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Saturday, November 19, 2016

Say What? Spanish judge says it’s okay to steal hosts for anti-Christian art

Say What? Spanish judge says it’s okay to steal hosts for anti-Christian art
This judge needs to be locked up and the key thrown away...
Forget that I will come slap him upside his face!
The Spanish Association of Christian Lawyers announced it would file an appeal against the ruling of a judge who dismissed charges against an artist who stole consecrated hosts and used them along with nude photos of himself on a floor to spell the word ‘pederasty.’
MADRID, Spain - Critics of a Spanish judge say he wrongly dismissed charges against an artist who stole consecrated hosts for an exhibit that challenged the Catholic faith.
The Spanish Association of Christian Lawyers announced it would file an appeal and be prepared “to go to the highest court necessary in the face of what is becoming a campaign of serious offenses against the Christian faith and religious freedom.”



Abel Azcona stole more than 240 consecrated hosts from Masses celebrated in the cities of Madrid and Pamplona. He later took nude photos of himself arranging them on a floor to spell the word ‘pederasty.’
In November 2015, he displayed the photos as part of an art display in a city-owned exhibition hall available for public use.
When that exposition was over, the would-be artist sold the consecrated hosts for more than $268,000.
Azcona was charged for an alleged offense against laws respecting religious sentiments. However, Judge Fermín Otamendi of the Pamplona Second District Court of Discovery closed the case against Azcona.
In his ruling, the judge described the consecrated and stolen hosts as “small white round objects.” He claimed that there had been no desecration of the sacred hosts because according to the Spanish Royal Academy dictionary desecration is defined as “treating something sacred without due respect or using it for profane purposes.”
He rejected charges that the accused treated something sacred without due respect, claiming “lack of respect should not be confused with not doing what the Catholic Church requires its faithful to do with the consecrated hosts in the act of Communion.”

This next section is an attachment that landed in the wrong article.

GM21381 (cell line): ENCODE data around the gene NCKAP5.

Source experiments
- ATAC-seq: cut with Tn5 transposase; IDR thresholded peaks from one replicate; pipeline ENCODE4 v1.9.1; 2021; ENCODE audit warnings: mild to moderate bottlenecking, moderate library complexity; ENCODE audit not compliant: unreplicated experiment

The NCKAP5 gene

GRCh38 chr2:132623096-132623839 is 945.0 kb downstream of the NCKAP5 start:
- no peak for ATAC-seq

The judge claimed Azcona made use of the hosts “discreetly, without his conduct being able to be characterized as disrespectful, offensive or irreverent.” The exhibition of the artwork “does not constitute derision of the beliefs, rites or ceremonies of the Catholic Church nor is it an affront to those who profess or practice said beliefs,” according to the judge.
Polonia Castellanos, president of the Christian Lawyers Association, objected to the ruling. She considered the judge’s description of the consecrated hosts to be an effort to “rule out deliberate harmful intent.”
Even though the perpetrator stated on several occasions that he used consecrated hosts, the judge said in his ruling that “nowhere in the exhibit was it indicated that the hosts with which he had spelled out the word ‘pederasty’ were consecrated hosts.”
The Association of Christian Lawyers cited Article 525 of the Spanish Penal Code, which protects religious freedom against  those who “in order to offend the religious sentiments of the members of a religious confession, publicly deride by word, in writing, or through any type document their dogmas, beliefs, rites or ceremonies.”
The 110,000 petition signatures delivered to the Pamplona city council objecting to the exhibit also constitutes evidence of an offense against religious sentiments, the group said.
The petition asked the city’s mayor, Joseba Asirón, to pull the exhibit. There were also numerous public protests against the display. Archbishop Francisco Pérez of Pamplona offered a Mass of Reparation that more than 4,500 faithful attended.
The Association of Christian Lawyers said the facts were sufficiently serious that, at minimum, oral arguments should be held.
“Dismissing the case without even hearing from the parties in court is to have the least consideration for the fundamental right of religious freedom,” the group said.